Cecelia Beaux, Study of Two Breton Women, Concarneau, France (1888), Oil on canvas, Pennsylvania Academy of the Fine Arts

Cecelia Beaux, Study of Two Breton Women, Concarneau, France (1888), Oil on canvas, Pennsylvania Academy of the Fine Arts

 

 

Cecelia Beaux, Twilight Confidences (1888), oil on canvas, Private collection

Cecelia Beaux, Twilight Confidences (1888), oil on canvas, Private collection

 

Harrison and Lasar began to believe in Beaux and urged her to continue her art studies in Paris if she truly wanted to “clinch it.” Their support was important. Beaux had proven she was no amateur and that she deserved to be taken seriously.

Beaux’s summer in Concarneau gave her a taste of the power and joy that can be found within a circle of artists who have mutual respect and admiration. She finally found encouragement, affirmation, criticism and collegiality among her peers. And refreshingly, there is no evidence of any romantic entanglements in the group that could have complicated or compromised their professional relationship. In fact, Beaux rejected the proposal of an American suitor that summer, believing she couldn’t combine her promising career with marriage.

Urged on by Harrison and Lasar, Beaux wrote to her uncle and talked him into financing another season of art studies in Paris for the winter of 1889.

I believe it was the turning point of her life. And maybe it wasn’t the power of Paris at all, but rather, the the power of a summer outside of Paris. And now, her palette is now in the Archives of American Art at the Smithsonian.

Cecelia Beaux, Palette and 2 Brushes, Pennsylvania Academy of Fine Art

Cecelia Beaux, Palette and 2 Brushes, Pennsylvania Academy of the Fine Arts

 

 

 

 

 

 

 

 

 

 

 

 

The Muse by Jessie Burton: An Artist’s View

Art makes for great stories. Because there’s always a story behind the making of art.

In The Muse by Jessie Burton (HarperCollins 2016), there isn’t just one, but two interwinding stories – set 30 years apart – about a mysterious painting. One story is set in a 1960s London art gallery, the other in a beautiful Spanish villa at the outbreak of the Spanish Civil War.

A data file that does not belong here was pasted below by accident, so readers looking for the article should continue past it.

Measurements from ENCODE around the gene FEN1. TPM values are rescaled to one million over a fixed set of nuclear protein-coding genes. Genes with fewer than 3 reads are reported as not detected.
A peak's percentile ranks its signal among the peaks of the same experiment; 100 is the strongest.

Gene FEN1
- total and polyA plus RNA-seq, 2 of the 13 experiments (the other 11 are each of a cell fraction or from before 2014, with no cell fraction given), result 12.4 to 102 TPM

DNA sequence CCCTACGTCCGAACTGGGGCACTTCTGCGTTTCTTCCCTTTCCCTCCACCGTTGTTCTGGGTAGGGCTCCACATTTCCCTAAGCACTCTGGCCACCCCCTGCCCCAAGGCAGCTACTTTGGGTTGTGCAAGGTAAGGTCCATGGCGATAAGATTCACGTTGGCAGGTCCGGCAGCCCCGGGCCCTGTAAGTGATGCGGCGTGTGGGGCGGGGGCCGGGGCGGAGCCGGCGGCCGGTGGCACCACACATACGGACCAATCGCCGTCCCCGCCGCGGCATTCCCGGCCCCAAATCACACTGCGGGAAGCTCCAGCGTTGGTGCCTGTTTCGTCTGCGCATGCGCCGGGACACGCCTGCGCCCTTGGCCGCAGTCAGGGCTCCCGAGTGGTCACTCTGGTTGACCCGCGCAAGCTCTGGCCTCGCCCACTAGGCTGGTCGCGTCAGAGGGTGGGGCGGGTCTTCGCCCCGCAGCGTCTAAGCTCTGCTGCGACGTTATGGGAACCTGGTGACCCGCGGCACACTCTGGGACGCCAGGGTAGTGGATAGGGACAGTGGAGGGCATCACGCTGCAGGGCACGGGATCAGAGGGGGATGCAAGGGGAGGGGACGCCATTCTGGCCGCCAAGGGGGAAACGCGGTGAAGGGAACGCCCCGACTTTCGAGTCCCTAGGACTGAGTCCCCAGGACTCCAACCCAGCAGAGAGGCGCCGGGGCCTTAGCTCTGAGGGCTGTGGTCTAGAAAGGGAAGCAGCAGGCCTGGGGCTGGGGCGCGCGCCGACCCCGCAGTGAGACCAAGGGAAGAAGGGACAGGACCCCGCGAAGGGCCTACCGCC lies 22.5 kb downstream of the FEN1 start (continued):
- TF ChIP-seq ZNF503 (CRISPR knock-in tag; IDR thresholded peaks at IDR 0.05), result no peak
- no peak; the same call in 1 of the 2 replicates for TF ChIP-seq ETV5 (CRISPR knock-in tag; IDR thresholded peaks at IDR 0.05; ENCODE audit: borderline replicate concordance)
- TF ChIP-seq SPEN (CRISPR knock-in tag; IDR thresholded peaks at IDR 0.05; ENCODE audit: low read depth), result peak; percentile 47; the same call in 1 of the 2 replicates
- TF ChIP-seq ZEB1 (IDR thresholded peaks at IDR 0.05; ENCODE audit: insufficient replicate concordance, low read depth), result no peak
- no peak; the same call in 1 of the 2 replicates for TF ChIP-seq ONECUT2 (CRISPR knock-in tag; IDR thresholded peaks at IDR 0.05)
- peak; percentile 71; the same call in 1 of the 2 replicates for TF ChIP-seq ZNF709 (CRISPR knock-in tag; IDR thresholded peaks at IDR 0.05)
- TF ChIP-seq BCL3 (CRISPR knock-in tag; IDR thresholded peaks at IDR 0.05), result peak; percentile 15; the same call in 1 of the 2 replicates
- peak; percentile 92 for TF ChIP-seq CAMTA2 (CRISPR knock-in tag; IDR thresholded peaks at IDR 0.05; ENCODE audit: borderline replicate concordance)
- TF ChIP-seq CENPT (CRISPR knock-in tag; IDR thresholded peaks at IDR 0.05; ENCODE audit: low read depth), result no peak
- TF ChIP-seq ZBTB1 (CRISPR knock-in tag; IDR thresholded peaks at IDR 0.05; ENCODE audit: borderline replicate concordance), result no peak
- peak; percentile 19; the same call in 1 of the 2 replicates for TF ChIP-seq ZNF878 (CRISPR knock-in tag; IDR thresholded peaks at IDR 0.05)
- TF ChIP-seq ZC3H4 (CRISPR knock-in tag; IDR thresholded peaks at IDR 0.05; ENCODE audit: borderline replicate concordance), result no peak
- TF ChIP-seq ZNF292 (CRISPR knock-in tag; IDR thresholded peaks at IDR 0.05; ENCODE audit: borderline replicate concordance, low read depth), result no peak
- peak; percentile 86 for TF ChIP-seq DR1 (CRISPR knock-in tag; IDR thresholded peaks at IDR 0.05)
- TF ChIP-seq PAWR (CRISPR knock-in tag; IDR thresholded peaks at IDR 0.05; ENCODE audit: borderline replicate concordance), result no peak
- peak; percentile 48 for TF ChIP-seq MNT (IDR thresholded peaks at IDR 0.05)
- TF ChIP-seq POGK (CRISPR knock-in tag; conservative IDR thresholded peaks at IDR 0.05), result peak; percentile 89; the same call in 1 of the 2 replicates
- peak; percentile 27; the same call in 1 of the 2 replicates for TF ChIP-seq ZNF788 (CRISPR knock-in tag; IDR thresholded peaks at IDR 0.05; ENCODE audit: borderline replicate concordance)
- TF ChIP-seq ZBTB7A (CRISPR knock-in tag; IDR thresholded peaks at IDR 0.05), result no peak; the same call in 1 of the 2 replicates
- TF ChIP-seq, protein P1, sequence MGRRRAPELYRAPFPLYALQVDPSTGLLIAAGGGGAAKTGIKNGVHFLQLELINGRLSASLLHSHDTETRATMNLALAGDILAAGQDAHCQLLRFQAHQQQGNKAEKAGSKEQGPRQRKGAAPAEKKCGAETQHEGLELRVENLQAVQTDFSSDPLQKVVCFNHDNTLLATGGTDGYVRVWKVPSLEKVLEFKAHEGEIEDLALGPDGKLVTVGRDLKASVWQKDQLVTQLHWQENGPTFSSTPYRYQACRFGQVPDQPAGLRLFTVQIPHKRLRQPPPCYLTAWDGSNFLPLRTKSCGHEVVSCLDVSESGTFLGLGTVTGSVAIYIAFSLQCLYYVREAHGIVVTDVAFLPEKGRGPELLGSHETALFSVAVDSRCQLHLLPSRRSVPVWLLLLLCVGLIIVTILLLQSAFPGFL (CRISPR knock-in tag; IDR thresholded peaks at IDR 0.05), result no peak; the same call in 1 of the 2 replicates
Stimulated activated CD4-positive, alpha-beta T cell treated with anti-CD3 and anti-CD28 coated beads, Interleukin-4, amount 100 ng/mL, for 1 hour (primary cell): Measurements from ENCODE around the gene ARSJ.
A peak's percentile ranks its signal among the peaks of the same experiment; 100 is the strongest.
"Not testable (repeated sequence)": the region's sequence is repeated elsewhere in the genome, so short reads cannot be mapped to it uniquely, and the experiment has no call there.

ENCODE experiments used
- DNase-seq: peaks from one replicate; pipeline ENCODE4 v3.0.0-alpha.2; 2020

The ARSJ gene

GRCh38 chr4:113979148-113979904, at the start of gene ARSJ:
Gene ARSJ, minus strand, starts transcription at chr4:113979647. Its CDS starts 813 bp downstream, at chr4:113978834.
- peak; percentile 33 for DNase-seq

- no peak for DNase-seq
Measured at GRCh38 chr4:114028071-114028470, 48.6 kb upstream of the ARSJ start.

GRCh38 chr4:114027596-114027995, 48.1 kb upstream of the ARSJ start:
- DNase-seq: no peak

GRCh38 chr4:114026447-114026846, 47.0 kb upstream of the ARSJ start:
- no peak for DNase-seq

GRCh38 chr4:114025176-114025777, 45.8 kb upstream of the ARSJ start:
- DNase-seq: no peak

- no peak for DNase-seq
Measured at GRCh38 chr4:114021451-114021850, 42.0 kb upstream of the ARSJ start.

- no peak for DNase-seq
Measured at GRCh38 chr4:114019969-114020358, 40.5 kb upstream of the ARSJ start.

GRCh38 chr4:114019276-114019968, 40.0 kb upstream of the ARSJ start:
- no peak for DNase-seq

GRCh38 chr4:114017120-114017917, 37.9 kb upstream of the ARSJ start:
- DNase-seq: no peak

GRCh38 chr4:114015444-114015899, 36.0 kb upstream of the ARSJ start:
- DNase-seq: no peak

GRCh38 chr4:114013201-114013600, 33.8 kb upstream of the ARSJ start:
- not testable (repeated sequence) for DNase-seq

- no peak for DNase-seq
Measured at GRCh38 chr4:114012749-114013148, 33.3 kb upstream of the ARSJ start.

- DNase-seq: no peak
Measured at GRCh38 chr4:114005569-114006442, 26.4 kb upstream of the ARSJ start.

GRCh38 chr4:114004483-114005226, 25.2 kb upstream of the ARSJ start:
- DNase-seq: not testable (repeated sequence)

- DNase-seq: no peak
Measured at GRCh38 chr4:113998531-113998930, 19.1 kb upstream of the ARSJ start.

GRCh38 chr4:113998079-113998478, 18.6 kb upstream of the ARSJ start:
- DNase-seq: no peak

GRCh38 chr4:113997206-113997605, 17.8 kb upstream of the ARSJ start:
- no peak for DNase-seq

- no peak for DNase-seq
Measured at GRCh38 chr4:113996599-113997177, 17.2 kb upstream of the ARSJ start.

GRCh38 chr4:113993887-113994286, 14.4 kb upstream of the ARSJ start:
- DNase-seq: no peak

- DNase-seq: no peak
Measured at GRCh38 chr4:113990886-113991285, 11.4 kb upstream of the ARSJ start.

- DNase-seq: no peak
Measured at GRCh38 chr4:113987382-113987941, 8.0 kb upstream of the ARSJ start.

the muse

 

 

 

 

 

 

 

 

 

 

 

 

 

 

Spain, 1936. A Viennese art dealer and and his family have recently arrived at a dreamy villa on the warm southern coast of Spain. Their daughter Olive has just been admitted to the Slade School of Fine Art in London, but doesn’t know how to ask her father for permission to go. He wouldn’t approve. He doesn’t think women should paint.

So instead of confronting her parents, Olive sneaks upstairs to the attic in order to paint in secret. Her new canvases are infused with the passion and inspiration she feels for her new home – the heat, the sun, the landscape, the orchards, but especially, the dark, handsome villager named Isaac Robles who has stirred up something new and deep inside her. Isaac is an artist too, but mostly he’s a young revolutionary intent on organizing and agitating for his cause.

In the middle of this lush and provocative setting, Olive creates a painting that sounds just gorgeous: a loose, surrealistic view of the villa (they call it a “finca”) from the bottom of the orchards, with fields painted in “ochres and grasshopper greens, the folkloric tenderness of russet furrows and mustard browns.” Olive even surprises herself:

She never knew she was capable of such work. She had made, for the first time, a picture of such movement and excess and fecundity that she felt almost shocked.

Olive hides The Orchard under her bed and works on sketches of her muse Isaac (Isaac Chopping Wood, Isaac with Coffee Cup) until she is inspired to try an even more complicated painting.